Tuesday, January 21, 2014

Media demagoguery won't help Potter County with jail crowding solutions

Local media discussions about jail overcrowding can sometimes be dishearteningly ignorant. At the Amarillo Globe-News, the "cirector [sic] of commentary" Dave Henry had a column on Jan. 18 titled "Get out of jail free cards no solution to crowding" that includes so many misperceptions and red herrings it's hard to know where to begin.

Earlier Globe-News reporting on the subject of Potter County Jail overcrowding had been downright thoughtful, explicating a consultant's analysis that broke down the various contributors to a full jail.  Kevin Welch reported ("Potter commissioners review options to ease jail overcrowding," Jan. 13) that:
Larry Irsik, a principal at Architexas, presented an overview of his company’s analysis, which involved many county departments.

He said Architexas looked at the types of inmates the jail holds, the process of moving through the justice system, pretrial risk assessment, probation and alternative monitoring, the speed of investigations and pretrial alternatives to incarceration.

One factor contributing to case delays is the backlog of the Texas Department of Public Safety crime lab.

“That was consistent throughout,” said Jeff Bradley, vice president and global director of HOK’s justice department.

Other delays were caused by the inability of courts, the jail and prosecuting attorneys to share information.

“There’s actually three software systems,” Bradley said, leading to redundant input of information and the potential for errors.
Using technology is one way the county could reduce its jail population. GPS tracking devices would cost about $2 per day for inmates awaiting trial versus $54 per day to house an inmate, according to the report.
Arguably, many folks in the jail could just be released on personal bonds. But even if judges felt that GPS tracking were necessary, by these data it would cost 3.7% of what they're paying to keep those folks locked up. In an era of declining crime, jail overcrowding is more often a result of failures in the system than an explosion in the number of lawbreakers. The consultants are right to look at excessive pretrial detention and inefficiencies in the courts as central causes of overincarceration.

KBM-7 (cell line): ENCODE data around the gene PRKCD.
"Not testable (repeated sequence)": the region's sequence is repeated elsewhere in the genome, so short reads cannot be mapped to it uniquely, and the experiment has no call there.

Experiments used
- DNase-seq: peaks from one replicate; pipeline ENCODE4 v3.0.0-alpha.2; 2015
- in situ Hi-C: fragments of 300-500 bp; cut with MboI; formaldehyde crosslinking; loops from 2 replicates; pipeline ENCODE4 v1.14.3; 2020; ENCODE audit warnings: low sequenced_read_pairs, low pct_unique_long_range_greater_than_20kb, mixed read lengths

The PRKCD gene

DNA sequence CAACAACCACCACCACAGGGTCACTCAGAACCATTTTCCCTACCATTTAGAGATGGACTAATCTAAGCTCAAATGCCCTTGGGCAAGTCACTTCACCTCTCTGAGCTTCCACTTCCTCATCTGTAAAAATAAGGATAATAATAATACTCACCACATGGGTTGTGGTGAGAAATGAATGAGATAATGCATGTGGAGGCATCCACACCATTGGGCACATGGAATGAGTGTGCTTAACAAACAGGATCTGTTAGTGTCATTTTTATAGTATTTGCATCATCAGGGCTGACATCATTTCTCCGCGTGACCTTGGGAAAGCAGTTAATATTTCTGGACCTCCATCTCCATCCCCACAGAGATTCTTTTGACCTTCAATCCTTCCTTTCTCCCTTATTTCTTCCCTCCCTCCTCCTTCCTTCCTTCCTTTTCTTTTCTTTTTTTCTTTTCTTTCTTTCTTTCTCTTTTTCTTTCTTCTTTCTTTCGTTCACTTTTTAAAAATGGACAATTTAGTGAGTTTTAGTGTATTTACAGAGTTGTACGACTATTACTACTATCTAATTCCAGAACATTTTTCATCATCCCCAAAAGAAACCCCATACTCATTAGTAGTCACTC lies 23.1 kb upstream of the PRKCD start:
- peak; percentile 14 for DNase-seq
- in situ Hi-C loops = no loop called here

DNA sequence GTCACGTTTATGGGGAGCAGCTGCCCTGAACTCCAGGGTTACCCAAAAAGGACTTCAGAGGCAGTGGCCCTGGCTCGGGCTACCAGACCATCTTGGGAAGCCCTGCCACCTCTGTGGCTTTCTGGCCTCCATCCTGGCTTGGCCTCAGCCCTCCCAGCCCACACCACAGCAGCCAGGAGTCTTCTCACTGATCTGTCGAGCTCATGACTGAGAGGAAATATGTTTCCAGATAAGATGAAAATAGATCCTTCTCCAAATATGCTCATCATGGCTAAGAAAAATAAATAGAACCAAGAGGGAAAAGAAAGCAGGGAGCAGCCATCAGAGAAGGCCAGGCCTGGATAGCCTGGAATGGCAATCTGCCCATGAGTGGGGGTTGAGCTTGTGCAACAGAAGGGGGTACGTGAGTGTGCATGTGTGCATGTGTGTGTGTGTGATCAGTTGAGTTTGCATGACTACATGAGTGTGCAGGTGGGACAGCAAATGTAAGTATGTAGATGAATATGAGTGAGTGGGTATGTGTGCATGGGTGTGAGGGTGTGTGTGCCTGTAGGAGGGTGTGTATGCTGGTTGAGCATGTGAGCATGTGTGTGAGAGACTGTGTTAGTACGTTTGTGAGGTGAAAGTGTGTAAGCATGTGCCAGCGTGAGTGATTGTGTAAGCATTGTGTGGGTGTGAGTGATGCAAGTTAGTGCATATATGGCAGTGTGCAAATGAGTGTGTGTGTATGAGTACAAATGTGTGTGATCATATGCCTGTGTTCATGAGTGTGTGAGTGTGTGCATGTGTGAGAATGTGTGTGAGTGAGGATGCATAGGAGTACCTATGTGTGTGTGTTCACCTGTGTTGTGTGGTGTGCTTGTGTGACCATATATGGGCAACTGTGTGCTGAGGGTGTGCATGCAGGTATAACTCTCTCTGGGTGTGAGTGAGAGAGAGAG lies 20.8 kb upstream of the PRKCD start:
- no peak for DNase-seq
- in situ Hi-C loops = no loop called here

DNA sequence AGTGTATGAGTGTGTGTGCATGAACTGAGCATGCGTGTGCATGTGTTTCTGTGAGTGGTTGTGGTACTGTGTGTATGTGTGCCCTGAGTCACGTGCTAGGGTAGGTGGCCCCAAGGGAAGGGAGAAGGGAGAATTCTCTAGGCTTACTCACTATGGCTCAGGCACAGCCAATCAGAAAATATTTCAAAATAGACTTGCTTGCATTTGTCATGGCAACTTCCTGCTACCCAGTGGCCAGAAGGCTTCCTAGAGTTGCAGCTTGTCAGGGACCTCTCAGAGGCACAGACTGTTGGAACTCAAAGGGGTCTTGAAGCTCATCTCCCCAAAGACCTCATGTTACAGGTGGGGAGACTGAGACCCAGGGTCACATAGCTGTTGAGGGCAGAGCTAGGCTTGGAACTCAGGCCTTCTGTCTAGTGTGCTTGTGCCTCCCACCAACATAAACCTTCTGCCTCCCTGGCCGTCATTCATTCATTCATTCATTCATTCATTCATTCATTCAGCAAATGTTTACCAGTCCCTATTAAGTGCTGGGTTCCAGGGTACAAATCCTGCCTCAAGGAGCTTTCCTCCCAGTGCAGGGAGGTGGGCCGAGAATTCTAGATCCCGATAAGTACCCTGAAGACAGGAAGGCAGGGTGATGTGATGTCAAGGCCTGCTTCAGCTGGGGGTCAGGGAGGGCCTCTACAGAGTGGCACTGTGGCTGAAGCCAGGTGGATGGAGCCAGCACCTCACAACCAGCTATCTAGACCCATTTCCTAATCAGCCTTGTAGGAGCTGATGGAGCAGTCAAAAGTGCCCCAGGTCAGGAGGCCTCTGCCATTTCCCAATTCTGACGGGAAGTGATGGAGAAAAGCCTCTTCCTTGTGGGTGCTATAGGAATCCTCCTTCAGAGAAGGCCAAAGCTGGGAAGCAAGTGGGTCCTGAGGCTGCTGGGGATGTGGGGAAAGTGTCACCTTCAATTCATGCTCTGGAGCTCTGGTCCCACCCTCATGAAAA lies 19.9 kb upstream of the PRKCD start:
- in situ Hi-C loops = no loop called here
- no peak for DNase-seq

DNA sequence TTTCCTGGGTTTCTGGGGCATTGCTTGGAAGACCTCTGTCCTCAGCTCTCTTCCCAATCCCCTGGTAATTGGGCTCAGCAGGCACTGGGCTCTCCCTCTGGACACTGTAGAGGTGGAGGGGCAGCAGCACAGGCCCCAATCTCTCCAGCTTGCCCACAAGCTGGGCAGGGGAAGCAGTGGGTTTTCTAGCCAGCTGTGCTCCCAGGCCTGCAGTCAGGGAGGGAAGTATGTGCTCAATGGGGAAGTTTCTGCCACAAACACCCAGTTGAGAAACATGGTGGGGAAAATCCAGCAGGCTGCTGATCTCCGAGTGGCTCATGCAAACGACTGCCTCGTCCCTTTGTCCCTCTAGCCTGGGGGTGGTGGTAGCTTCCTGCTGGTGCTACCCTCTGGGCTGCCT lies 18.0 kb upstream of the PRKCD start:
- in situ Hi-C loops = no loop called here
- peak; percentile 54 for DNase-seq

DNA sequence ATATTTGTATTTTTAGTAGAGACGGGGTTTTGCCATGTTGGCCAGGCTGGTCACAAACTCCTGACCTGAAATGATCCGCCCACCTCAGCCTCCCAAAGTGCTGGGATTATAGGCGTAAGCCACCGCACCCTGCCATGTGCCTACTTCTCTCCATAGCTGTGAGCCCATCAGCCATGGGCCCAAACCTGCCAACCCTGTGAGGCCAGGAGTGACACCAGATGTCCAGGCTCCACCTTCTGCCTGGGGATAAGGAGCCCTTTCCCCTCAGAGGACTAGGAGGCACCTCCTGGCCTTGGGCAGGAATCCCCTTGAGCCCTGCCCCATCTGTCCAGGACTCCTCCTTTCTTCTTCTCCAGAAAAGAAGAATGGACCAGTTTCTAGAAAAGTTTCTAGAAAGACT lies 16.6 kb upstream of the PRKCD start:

Looking at the most recent jail population data for Potter County, a whopping 61% of inmates in the county jail hadn't been convicted of anything yet but were being held pretrial - nearly a quarter of Potter jail inmates are being held pretrial on lower-level misdemeanor or state jail felony offenses. Statewide, just 18.4% of jail inmates are misdemeanor and state jail defendants awaiting trial, so Potter is holding a greater proportion of low-level arrestees than other jurisdictions.

Bottom line, they're just incarcerating more people in Amarillo than they need to: Of counties with more than 100,000 residents, Potter County has the fifth highest county-jail incarceration rate, according to the Commission on Jail Standards. Their incarceration rate is 3.98 per 1,000 residents (compared to 2.2 per 1,000 in next-door Randall County, which is about the same size).

In his column, Mr. Henry never acknowledged that most Potter County Jail inmates have not been convicted of anything and compared suggestions that some of them be released to a jailbreak, echoing the Sheriff's line that if released they'd immediately launch a crime spree:
Last Thursday, there were 506 inmates at the jail — 263 considered violent and 243 considered nonviolent. That breaks down to 52 percent violent and 48 percent nonviolent.

It sure would be nice to get rid of nearly half the jail population just to ease the numbers, but is this really a solution?

“Just because they have a drug possession (charge), that means ‘Oh, well, we’ll just cut these people loose.’ OK, we’re going to cut them loose. So we’re going to give them more time to go do something else (illegal),” said Potter County Sheriff Brian Thomas. “What’s the answer? I don’t know.”